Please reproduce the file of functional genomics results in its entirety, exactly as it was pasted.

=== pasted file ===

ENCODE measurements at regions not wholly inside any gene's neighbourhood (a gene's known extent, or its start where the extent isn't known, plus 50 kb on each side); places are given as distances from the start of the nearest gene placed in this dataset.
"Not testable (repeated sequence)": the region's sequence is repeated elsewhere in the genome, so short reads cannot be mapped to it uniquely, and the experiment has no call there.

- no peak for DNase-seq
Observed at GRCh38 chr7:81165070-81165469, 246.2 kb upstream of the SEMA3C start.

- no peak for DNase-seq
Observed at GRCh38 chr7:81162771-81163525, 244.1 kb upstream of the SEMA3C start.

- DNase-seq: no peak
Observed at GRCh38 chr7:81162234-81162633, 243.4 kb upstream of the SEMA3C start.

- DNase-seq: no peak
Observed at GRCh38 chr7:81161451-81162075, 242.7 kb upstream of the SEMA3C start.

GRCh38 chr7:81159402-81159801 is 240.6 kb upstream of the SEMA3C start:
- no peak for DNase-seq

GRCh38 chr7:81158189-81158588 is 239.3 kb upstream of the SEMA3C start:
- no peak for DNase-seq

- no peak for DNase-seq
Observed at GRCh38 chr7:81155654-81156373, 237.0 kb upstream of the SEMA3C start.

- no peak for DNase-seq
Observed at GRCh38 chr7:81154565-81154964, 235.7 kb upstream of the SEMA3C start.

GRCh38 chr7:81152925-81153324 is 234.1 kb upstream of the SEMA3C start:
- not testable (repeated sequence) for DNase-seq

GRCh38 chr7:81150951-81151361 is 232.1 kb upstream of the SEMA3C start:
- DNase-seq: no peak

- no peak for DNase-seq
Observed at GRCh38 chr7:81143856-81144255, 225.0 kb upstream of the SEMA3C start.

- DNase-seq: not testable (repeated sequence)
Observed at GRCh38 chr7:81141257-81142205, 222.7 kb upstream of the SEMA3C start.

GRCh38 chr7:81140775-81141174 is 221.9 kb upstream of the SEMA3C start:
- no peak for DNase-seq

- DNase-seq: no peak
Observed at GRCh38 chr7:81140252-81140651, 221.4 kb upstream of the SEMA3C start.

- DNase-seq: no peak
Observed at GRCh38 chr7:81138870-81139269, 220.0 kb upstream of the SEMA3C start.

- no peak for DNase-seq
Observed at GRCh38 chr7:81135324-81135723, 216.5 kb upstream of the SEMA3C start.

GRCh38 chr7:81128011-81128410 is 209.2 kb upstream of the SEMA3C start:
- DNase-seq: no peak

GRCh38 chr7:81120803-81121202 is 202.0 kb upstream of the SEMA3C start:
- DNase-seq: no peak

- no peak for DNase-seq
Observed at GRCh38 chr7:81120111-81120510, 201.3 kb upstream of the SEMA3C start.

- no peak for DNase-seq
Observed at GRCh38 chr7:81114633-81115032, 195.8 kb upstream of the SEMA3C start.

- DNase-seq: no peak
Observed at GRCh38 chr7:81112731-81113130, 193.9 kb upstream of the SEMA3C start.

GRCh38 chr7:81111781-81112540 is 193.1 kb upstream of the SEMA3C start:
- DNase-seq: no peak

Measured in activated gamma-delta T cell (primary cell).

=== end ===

ENCODE measurements at regions not wholly inside any gene's neighbourhood (a gene's known extent, or its start where the extent isn't known, plus 50 kb on each side); places are given as distances from the start of the nearest gene placed in this dataset.
"Not testable (repeated sequence)": the region's sequence is repeated elsewhere in the genome, so short reads cannot be mapped to it uniquely, and the experiment has no call there.

- no peak for DNase-seq
Observed at GRCh38 chr7:81165070-81165469, 246.2 kb upstream of the SEMA3C start.

- no peak for DNase-seq
Observed at GRCh38 chr7:81162771-81163525, 244.1 kb upstream of the SEMA3C start.

- DNase-seq: no peak
Observed at GRCh38 chr7:81162234-81162633, 243.4 kb upstream of the SEMA3C start.

- DNase-seq: no peak
Observed at GRCh38 chr7:81161451-81162075, 242.7 kb upstream of the SEMA3C start.

GRCh38 chr7:81159402-81159801 is 240.6 kb upstream of the SEMA3C start:
- no peak for DNase-seq

GRCh38 chr7:81158189-81158588 is 239.3 kb upstream of the SEMA3C start:
- no peak for DNase-seq

- no peak for DNase-seq
Observed at GRCh38 chr7:81155654-81156373, 237.0 kb upstream of the SEMA3C start.

- no peak for DNase-seq
Observed at GRCh38 chr7:81154565-81154964, 235.7 kb upstream of the SEMA3C start.

GRCh38 chr7:81152925-81153324 is 234.1 kb upstream of the SEMA3C start:
- not testable (repeated sequence) for DNase-seq

GRCh38 chr7:81150951-81151361 is 232.1 kb upstream of the SEMA3C start:
- DNase-seq: no peak

- no peak for DNase-seq
Observed at GRCh38 chr7:81143856-81144255, 225.0 kb upstream of the SEMA3C start.

- DNase-seq: not testable (repeated sequence)
Observed at GRCh38 chr7:81141257-81142205, 222.7 kb upstream of the SEMA3C start.

GRCh38 chr7:81140775-81141174 is 221.9 kb upstream of the SEMA3C start:
- no peak for DNase-seq

- DNase-seq: no peak
Observed at GRCh38 chr7:81140252-81140651, 221.4 kb upstream of the SEMA3C start.

- DNase-seq: no peak
Observed at GRCh38 chr7:81138870-81139269, 220.0 kb upstream of the SEMA3C start.

- no peak for DNase-seq
Observed at GRCh38 chr7:81135324-81135723, 216.5 kb upstream of the SEMA3C start.

GRCh38 chr7:81128011-81128410 is 209.2 kb upstream of the SEMA3C start:
- DNase-seq: no peak

GRCh38 chr7:81120803-81121202 is 202.0 kb upstream of the SEMA3C start:
- DNase-seq: no peak

- no peak for DNase-seq
Observed at GRCh38 chr7:81120111-81120510, 201.3 kb upstream of the SEMA3C start.

- no peak for DNase-seq
Observed at GRCh38 chr7:81114633-81115032, 195.8 kb upstream of the SEMA3C start.

- DNase-seq: no peak
Observed at GRCh38 chr7:81112731-81113130, 193.9 kb upstream of the SEMA3C start.

GRCh38 chr7:81111781-81112540 is 193.1 kb upstream of the SEMA3C start:
- DNase-seq: no peak

Measured in activated gamma-delta T cell (primary cell).